Health Problem: Coronary artery disease (CAD) is the most common type of heart disease and the leading cause of death in both men and women in the United States. CAD occurs when the supply of oxygen-rich blood to the heart is limited. Plaque buildup in the coronary arteries, otherwise known as atherosclerosis, develops over many years, hardening and narrowing the artery, thus restricting blood flow. As the disease progresses, the restricted blood flow to the heart can elevate blood pressure, weaken the heart muscle, and lead to angina or heart attack.
Technology Description: Stents are small, expandable wire-mesh tubes that are placed in the opening of narrowed arteries during percutaneous coronary intervention (PCI) to reestablish blood flow. The Absorb Bioresorbable Vascular Scaffold (BVS) is an everolimus-eluting stent with a semi-crystalline poly-L-lactide-based frame that is completely degraded via hydrolysis and bioresorbed within 2 to 3 years postimplantation.
Controversy: Fully resorbable BVS offer a new PCI option for patients with coronary artery disease; however, the long-term safety and efficacy benefits compared with permanent metallic drug-eluting stents (DES) remain unclear. A safety alert issued by the Food and Drug Administration in March 2017 informed healthcare providers about 2-year data from a clinical trial suggesting an increase in major adverse cardiac events among patients receiving BVS compared with patients who received the XIENCE metallic DES.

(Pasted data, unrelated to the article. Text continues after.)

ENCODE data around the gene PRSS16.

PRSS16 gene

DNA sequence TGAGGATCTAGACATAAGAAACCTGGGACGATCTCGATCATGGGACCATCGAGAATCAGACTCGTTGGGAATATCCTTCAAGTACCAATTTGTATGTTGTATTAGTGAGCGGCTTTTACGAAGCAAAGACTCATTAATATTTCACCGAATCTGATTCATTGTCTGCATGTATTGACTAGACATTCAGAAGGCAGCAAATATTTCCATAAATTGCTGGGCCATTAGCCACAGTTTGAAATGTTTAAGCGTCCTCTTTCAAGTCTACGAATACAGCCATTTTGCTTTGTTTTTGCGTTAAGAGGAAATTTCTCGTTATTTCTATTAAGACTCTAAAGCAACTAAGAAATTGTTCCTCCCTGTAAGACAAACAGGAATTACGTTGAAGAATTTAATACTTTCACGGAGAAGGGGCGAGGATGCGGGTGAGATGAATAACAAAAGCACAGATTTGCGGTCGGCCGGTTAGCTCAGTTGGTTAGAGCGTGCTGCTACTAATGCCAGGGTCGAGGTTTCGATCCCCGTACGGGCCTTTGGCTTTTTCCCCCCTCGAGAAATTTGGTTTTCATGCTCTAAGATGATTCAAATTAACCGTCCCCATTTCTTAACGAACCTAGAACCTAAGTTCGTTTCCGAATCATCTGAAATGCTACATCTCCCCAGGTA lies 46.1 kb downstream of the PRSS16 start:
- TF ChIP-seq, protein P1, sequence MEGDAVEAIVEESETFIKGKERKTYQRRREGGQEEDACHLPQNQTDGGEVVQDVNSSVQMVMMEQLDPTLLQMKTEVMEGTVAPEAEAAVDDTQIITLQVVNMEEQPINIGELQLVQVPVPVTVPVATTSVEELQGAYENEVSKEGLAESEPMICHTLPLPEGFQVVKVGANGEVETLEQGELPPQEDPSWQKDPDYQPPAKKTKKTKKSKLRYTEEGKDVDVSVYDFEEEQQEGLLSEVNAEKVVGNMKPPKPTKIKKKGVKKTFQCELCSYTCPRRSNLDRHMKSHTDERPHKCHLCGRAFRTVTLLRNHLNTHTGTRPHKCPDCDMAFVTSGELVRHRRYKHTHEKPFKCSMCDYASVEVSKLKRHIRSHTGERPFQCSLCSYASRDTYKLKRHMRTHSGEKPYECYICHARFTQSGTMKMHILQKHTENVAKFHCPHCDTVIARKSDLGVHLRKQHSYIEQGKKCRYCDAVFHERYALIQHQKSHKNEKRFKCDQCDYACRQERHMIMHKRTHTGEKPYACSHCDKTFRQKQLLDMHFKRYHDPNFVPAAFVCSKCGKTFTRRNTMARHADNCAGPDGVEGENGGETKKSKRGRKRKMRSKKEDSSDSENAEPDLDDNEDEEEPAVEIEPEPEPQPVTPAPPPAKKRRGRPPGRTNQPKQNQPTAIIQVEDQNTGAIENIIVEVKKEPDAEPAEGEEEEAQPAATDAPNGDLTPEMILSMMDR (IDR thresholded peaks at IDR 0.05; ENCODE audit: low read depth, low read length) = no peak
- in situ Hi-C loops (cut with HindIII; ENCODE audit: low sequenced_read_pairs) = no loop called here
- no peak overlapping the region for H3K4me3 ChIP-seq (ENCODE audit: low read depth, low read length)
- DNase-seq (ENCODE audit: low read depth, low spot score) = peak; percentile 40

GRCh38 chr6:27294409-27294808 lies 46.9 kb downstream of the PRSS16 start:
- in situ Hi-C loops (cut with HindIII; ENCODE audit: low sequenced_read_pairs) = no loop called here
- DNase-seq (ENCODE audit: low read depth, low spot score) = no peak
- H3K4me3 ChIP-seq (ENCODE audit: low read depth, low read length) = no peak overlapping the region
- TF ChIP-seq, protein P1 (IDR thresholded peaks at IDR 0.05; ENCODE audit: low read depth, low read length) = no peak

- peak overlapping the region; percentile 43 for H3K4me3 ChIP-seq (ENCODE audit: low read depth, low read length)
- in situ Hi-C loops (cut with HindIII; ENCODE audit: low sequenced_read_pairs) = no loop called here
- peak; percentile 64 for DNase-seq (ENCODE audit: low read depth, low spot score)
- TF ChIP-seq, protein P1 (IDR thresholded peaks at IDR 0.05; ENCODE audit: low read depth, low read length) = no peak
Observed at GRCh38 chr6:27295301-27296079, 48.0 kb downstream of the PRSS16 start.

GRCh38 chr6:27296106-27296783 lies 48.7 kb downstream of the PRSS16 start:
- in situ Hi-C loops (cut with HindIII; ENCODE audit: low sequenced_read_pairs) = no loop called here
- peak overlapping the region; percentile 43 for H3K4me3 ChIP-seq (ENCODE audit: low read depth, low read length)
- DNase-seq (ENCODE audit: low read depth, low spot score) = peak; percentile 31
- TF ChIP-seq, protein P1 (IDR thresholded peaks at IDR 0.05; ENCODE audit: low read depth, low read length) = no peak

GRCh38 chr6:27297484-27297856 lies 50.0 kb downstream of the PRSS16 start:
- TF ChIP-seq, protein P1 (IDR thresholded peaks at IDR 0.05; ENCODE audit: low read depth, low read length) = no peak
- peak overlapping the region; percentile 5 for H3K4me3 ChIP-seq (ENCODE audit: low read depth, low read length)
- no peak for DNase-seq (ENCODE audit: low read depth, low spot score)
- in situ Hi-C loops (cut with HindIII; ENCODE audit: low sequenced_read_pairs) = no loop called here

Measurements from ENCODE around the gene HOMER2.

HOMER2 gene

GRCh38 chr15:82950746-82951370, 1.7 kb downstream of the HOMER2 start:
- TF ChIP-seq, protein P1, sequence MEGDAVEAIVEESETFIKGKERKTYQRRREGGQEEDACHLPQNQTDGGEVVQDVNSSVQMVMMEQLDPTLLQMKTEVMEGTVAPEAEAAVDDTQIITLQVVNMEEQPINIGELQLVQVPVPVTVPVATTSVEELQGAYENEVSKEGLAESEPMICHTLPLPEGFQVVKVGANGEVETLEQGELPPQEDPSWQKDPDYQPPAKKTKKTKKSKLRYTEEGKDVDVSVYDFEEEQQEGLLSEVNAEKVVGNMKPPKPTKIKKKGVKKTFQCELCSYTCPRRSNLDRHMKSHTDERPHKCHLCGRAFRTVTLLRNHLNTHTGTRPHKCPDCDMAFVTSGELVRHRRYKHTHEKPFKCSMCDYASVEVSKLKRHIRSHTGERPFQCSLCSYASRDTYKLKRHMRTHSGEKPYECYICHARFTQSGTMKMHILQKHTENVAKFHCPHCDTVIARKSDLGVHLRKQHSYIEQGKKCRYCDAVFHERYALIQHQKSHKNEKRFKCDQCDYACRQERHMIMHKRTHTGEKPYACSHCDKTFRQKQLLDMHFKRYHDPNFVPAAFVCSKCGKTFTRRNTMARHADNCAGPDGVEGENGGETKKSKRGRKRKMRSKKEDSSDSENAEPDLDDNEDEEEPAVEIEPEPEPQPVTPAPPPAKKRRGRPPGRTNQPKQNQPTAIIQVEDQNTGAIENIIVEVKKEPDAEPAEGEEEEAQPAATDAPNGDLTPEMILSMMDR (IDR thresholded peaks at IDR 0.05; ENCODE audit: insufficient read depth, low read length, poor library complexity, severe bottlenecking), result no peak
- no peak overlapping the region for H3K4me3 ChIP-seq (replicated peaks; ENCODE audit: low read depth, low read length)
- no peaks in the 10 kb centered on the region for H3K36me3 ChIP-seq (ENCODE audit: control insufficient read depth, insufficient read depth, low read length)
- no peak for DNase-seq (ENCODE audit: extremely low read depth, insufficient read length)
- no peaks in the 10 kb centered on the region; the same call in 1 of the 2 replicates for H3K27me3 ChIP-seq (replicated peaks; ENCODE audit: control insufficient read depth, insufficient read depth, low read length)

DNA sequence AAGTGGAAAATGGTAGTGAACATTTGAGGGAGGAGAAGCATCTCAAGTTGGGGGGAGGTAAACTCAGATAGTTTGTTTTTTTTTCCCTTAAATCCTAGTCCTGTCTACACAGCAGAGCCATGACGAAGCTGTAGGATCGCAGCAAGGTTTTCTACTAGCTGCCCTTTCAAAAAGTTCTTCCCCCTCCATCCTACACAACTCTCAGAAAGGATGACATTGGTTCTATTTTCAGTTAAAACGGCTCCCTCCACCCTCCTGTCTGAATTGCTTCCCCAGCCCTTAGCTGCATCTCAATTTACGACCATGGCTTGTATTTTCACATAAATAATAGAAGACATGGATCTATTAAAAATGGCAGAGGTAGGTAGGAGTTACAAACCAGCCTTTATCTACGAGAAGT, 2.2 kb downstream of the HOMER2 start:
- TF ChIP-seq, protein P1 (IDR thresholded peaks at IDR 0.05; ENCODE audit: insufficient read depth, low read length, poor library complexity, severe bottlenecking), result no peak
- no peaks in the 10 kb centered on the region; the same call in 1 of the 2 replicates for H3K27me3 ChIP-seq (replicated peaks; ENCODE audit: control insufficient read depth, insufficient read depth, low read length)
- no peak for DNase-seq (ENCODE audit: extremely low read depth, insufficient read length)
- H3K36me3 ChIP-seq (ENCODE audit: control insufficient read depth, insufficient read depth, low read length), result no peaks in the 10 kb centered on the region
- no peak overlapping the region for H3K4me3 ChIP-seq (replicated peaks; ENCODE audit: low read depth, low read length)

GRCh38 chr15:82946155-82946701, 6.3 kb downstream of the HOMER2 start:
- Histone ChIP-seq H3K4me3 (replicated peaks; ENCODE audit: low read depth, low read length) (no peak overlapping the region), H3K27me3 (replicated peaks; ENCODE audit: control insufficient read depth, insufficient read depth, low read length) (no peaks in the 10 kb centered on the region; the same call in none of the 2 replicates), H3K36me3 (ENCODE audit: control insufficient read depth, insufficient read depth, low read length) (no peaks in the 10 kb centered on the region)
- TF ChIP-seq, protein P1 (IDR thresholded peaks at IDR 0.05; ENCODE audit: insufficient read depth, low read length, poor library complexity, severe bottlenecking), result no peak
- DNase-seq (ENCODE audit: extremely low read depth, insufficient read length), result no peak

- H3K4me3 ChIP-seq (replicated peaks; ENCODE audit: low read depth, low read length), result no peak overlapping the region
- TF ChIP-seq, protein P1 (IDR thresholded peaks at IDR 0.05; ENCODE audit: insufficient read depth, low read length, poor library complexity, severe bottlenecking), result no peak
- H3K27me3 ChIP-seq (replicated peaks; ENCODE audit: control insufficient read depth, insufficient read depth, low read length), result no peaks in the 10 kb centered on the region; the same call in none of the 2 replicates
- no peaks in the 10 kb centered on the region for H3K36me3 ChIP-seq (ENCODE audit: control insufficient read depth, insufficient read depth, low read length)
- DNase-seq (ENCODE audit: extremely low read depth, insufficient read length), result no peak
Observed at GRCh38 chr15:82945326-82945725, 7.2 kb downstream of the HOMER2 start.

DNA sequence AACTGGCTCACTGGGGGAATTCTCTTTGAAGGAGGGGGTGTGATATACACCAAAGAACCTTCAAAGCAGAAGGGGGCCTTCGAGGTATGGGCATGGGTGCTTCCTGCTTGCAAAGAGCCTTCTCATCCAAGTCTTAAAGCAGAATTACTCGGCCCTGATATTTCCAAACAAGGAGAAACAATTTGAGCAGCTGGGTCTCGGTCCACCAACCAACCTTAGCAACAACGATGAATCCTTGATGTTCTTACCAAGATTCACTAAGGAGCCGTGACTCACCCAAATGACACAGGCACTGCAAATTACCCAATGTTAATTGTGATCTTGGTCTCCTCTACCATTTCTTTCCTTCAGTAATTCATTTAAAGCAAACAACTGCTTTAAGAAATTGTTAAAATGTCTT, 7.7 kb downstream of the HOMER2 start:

- How do Bioresorbable Vascular Scaffolds (BVS) compare with other stent types for reducing death, myocardial infarction (MI), repeat revascularizations, and improving symptoms in patients with coronary artery disease (CAD)?
- How do BVS compare with other stent types with respect to safety?
- Have definitive patient selection criteria been
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